Between 1880–1890, Melbourne was booming. Coined “Marvellous Melbourne”,  in 1880 the population reached 280,000 and in 1890 the population reached 490,000.  For a time, Melbourne was the second-largest city in the British Empire and in 1880 the Royal  Exhibition Building was built, a grand and illustrious building that signified  Melbourne’s position as a major world city. By 1882, engineers had illuminated  Spencer St Station, a mighty feat, and this was also a time where a rapid inflation  of land prices resulted in a Land Boom. The government was putting a lot of  money into urban infrastructure, particularly railways, and by popular demand  and petitioning, in 1883 the Certificate of Engineer was replaced by a Bachelor  of Civil Engineering, however as with the LLB, the first three years were  devoted to an Arts Degree. Around this same time, five new chairs including an  Engineering Chair were created at the University and Professor Kernot took the  role as the Chair of Engineering.

Professor Kernot spent approximately 11.5 hours in face-to-face teaching in  1883, and by this time mathematical and scientific subjects icreased: students  studied Pure Mathematics I & II and Mixed (Applied) Mathematics I. In  second year, all students attended a Surveying Camp during the long break, and  third year was devoted to Surveying, Mechanical Drawing, Applied Mechanics and  Civil Engineering. Fourth year passes required passes in Civil and Mechanical Engineering,  and students could specialize in hydraulics, mining and metallurgy or  architecture.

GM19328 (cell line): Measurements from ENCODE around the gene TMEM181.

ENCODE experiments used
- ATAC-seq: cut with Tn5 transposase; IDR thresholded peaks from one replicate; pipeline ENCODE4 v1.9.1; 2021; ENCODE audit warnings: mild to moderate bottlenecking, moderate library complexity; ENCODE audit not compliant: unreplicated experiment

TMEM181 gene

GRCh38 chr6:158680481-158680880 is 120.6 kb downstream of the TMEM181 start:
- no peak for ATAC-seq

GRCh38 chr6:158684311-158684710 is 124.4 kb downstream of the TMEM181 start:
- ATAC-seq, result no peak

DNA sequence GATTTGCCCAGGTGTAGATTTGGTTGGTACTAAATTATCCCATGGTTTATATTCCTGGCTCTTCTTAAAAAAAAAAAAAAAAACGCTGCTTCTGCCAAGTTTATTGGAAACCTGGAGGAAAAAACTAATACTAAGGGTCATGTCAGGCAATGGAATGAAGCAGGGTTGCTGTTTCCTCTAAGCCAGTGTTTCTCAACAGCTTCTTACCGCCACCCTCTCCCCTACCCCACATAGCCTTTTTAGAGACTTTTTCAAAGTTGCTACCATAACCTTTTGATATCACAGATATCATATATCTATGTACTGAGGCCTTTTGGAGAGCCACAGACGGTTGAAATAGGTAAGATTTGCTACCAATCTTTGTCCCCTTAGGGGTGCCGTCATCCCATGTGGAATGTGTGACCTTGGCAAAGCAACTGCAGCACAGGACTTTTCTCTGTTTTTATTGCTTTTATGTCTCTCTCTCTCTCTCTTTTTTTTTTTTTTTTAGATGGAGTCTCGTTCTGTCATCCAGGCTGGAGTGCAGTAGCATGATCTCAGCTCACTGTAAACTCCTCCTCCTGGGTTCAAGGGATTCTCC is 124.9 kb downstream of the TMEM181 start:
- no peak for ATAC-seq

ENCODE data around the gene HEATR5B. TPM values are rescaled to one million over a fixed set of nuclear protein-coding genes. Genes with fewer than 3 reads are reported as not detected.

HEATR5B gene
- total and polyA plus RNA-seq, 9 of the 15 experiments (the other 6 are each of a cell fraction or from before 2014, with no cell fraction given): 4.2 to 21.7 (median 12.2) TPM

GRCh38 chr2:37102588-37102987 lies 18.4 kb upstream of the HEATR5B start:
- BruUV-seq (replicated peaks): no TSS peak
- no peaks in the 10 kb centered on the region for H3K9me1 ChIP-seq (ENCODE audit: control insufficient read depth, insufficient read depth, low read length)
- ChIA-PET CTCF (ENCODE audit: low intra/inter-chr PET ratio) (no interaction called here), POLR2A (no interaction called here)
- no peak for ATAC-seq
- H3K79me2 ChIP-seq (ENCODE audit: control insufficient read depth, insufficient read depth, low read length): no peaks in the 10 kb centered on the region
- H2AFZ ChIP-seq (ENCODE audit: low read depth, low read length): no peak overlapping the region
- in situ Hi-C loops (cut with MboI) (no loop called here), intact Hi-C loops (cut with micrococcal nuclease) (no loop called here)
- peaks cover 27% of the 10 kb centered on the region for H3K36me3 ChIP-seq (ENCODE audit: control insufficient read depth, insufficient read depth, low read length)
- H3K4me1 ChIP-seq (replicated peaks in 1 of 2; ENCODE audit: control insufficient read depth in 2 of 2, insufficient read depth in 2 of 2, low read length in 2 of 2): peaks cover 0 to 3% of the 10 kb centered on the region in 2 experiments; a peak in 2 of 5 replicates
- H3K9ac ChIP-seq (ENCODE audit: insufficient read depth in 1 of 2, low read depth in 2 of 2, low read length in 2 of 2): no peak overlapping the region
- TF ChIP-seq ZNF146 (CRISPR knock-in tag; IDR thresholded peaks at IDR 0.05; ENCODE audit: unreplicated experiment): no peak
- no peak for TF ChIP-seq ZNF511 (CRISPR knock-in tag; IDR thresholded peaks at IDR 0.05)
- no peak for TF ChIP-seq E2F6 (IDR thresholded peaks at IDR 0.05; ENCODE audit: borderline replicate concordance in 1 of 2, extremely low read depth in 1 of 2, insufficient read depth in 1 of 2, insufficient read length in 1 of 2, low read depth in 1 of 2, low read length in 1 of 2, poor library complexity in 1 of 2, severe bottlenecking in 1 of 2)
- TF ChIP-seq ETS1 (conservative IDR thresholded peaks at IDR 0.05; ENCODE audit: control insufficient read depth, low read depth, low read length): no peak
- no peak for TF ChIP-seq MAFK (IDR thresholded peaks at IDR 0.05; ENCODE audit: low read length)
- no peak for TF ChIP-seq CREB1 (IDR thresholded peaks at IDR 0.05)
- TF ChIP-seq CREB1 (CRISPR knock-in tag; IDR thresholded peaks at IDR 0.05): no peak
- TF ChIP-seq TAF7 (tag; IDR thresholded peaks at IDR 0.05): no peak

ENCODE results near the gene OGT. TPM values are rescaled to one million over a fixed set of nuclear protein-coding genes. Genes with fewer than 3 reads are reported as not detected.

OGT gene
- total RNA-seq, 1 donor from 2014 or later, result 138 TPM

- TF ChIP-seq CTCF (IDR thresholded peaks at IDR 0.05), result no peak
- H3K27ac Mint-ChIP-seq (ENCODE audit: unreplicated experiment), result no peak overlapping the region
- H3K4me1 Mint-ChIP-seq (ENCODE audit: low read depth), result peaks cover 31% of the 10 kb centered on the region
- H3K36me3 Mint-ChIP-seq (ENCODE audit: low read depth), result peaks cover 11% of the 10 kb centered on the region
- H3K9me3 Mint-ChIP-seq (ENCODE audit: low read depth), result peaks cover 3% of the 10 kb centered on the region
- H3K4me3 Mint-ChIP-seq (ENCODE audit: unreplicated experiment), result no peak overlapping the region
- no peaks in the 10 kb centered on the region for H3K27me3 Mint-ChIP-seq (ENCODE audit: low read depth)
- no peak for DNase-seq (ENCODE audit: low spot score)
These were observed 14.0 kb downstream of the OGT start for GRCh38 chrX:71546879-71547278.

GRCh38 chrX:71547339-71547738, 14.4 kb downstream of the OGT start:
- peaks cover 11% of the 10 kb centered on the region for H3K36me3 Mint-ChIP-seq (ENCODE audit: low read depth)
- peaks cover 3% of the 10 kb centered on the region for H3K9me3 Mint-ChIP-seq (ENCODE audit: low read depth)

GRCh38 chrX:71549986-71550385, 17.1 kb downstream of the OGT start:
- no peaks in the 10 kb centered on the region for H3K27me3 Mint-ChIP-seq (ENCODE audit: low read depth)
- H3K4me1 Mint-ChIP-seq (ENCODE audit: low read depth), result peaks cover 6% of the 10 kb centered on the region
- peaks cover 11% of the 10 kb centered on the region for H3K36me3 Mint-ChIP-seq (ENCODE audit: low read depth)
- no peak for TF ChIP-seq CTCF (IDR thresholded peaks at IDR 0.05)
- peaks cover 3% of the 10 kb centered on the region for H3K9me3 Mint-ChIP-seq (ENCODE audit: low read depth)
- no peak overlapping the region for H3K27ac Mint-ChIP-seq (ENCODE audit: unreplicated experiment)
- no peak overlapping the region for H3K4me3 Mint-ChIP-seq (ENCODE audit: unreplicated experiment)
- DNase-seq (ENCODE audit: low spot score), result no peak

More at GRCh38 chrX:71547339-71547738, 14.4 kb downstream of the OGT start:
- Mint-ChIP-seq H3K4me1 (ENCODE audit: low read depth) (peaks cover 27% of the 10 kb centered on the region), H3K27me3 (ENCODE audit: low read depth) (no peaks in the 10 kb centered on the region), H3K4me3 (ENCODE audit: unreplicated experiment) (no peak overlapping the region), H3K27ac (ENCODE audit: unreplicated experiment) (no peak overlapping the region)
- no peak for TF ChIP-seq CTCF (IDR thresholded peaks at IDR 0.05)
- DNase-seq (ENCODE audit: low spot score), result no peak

By 1887 The University Council approved the creation of a Faculty of  Engineering and changes to the Bachelor of Civil Engineering (BCE). The new BCE  required the completion of only the first two years of Arts, which meant the  classics were no longer compulsory, and the mathematic and scientific elements  increased. The adjunct year of professional experience was retained. By  December 1888 the Faculty of Engineering was almost established, though it took  another four years for Kernot to secure all the lecturers he desired.

In  1889, Kernot established the Melbourne University Engineering Society (MUES), a  society open to graduates and students. Students often used this as a vehicle  to promote inter-faculty sporting competitions, and this period also saw the  creation of The Varsity Engineer, a short-lived magazine of the MUES. Extra  teaching space was made available on the ground floor of the North extension of  the Quadrangle Building, and the original engineering room was converted into a  workshop with a two horse-power gas engine to drive the lathe and other  equipment including a dynamo-electric machine. This included a private office  for Kernot, and part of Wilson Hall was used for a drawing office.

Trinity Study, Courtesy of Trinity College Archives, The University of Melbourne
The University of Melbourne, Courtesy of University of Melbourne  Archives